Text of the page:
Is it ethical to colonize Mars?

Story highlights

  • Brian Green: What is the moral value of native Martian life vs. creating a "backup Earth"?
  • It would be hubris for us to assume that humanity on Earth would last forever

Brian Patrick Green is assistant director of campus ethics at the Markkula Center for Applied Ethics and lecturer in the School of Engineering at Santa Clara University. The opinions expressed in this commentary are solely those of the author.

(CNN)With the recent NASA announcement of liquid water flowing on Mars and the movie "The Martian" making a splash at the box office, we might well ask whether humans should go to Mars.

There is almost no chance that Mars has intelligent life and for decades we earthlings have dreamed of living on Mars. But let's think about this from an ethical point of view. What is the moral value of native Martian life vs. creating a "backup Earth"?
The discovery of native life on Mars -- even if it is only the most primitive microbes -- would be one of the most important scientific discoveries in human history. Sound improbable? NASA does not think so; in fact, determining if life ever arose on Mars is its first goal for Mars exploration.
Brian Patrick Green
NASA has evidence from Earth that life can growth in very extreme conditions. These life forms are called extremophiles, and they can survive under high temperature and pressure, endure intense radiation and cold. Life may have evolved eons ago on Mars, and just been driven underground.
Should we respect native Martian life forms if we find them? Most likely they would be microscopic. On Earth, we kill microbes all the time. So is it wrong to go to another planet and mess with the natives? After all, if that had happened to Earth in the past, we might not exist.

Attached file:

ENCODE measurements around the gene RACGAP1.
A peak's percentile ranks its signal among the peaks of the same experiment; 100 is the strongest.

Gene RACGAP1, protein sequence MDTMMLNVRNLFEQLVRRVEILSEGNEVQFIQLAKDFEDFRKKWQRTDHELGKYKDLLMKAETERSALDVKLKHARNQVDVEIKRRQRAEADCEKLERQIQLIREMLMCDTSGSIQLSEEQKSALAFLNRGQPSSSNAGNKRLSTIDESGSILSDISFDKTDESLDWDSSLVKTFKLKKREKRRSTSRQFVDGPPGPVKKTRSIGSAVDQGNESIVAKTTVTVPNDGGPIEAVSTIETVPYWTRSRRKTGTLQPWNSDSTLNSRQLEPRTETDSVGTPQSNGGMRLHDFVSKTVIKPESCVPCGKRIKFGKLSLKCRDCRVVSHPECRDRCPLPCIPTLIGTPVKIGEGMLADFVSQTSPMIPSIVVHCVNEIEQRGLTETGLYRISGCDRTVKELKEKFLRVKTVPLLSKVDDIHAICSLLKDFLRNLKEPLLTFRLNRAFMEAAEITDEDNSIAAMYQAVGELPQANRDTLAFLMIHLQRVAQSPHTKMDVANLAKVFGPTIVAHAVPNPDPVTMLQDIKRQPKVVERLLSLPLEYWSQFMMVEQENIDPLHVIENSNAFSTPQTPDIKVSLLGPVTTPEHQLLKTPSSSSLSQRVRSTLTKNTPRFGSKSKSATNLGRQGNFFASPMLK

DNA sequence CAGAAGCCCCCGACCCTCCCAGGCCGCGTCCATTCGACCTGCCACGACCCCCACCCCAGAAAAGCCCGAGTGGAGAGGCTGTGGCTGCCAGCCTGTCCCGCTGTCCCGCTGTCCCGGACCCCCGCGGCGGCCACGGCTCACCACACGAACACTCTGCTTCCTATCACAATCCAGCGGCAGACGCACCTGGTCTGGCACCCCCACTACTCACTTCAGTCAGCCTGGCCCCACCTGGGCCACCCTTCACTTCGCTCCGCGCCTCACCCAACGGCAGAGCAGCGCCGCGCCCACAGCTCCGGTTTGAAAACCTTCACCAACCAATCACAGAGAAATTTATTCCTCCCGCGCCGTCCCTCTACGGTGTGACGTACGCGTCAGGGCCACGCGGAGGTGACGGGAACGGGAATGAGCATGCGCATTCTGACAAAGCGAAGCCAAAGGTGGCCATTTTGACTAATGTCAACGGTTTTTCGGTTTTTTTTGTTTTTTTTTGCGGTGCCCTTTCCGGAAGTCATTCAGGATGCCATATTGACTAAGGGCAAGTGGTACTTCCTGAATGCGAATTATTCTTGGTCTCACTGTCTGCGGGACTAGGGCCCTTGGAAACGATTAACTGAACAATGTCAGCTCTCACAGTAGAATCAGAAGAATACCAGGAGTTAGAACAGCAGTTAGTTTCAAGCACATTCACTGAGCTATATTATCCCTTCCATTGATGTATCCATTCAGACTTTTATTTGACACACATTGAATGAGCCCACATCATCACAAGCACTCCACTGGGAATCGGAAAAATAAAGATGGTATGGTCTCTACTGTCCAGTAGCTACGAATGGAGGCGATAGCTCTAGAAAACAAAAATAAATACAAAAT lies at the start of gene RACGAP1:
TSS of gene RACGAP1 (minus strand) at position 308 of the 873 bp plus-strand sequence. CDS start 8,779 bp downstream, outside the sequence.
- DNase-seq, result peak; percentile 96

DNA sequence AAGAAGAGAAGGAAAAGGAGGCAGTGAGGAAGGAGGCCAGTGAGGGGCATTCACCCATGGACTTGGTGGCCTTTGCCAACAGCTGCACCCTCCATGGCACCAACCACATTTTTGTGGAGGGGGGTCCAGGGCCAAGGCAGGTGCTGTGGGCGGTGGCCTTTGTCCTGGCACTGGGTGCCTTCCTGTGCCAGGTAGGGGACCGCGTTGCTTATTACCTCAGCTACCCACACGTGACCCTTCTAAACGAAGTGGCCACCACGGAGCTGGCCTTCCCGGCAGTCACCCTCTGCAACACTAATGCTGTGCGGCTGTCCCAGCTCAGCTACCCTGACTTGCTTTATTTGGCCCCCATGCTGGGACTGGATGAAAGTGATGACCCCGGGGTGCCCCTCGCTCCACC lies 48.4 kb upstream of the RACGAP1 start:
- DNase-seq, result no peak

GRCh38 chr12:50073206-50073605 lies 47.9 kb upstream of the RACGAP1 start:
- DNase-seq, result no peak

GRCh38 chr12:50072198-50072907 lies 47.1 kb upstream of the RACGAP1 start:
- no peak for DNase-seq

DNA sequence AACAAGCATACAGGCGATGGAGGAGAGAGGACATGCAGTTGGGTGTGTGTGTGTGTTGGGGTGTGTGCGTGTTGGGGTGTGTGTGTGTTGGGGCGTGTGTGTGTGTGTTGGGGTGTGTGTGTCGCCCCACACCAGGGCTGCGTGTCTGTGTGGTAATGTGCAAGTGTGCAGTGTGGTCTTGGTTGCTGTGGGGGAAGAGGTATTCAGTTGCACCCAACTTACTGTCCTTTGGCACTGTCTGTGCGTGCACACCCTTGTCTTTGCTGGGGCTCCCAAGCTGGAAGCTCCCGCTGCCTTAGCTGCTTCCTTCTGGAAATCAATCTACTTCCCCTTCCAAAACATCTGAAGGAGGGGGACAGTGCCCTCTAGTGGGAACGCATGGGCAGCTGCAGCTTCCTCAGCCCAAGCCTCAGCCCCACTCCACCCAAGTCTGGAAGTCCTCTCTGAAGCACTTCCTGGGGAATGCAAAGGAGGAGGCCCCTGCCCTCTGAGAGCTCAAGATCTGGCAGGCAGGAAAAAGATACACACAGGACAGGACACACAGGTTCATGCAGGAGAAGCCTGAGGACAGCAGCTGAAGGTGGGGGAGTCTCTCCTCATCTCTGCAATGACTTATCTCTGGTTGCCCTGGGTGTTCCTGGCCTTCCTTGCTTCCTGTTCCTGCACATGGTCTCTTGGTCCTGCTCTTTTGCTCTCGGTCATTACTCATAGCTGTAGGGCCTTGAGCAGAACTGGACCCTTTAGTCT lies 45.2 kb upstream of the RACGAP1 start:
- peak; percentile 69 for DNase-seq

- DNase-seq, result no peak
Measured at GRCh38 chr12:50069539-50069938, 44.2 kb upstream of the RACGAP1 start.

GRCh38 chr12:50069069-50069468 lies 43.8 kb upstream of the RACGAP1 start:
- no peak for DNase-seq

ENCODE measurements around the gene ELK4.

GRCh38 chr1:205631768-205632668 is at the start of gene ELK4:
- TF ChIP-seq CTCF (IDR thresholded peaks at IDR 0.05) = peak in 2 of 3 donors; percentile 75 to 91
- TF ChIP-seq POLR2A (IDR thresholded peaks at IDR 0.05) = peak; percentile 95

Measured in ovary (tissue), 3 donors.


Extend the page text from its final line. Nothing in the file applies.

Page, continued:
How thoroughly do we need to search for life forms before we can declare Mars ours? Should we leave the planet as a preserve if there is native life, or settle down and assume that native life will remain relatively unharmed? Should we intentionally restore the Martian climate by warming the planet and adding water so that whatever life is there may better flourish?
In the absence of proof of life on Mars, this is a philosophical debate. But we may not have the luxury of an exceedingly thorough search for life before humans start to contaminate the planet with Earth life (humans carry a whole microbiome of organisms, after all). There are humans at this moment planning to go to Mars and permanently settle there.
Several organizations have already stated they are going to Mars as soon as possible, and SpaceX's Elon Musk has been clear on one reason why he thinks it is so important for humans to go to Mars.
Musk believes that living exclusively on Earth is too risky. Humanity is keeping all of its eggs on one planet, and given the natural and human-made risks in the universe that is simply not safe.
The moral value of having a "backup Earth" shouldn't be underestimated.
You might think -- what's the chance of humans destroying humanity? Look at how far we've progressed in the last thousands of years. Sure, we have empires rise and fall, but we won't destroy ourselves.
But with technological progress making nuclear, biological and chemical weapons easier to obtain (not to mention new risks like artificial intelligence and nanotechnology), and the unintended consequences of climate change, doomsday scenarios are real possibilities in the future. It would be hubris for us to assume that humanity on Earth would last forever.
Now, consider this scenario: a nuclear war or other disaster hits the Earth and human civilization is destroyed. Everything in history -- all art, progress, science, technology -- is for nothing.
Then consider if the same thing happens, but a small city full of humans -- perhaps a few thousand in a self-sustaining settlement on Mars -- exists with records of human history, with animals and plants, children and couples.
In the second scenario, despite the horrific disaster on Earth, all of human history is not for nothing. There is still human meaning in the universe. That's an incredibly morally valuable thing.
It's clear that the backup Earth project should take priority, even if it is potentially damaging to native life on Mars. We could try to settle on the moon or a large asteroid instead, but as things look, Mars is our best option.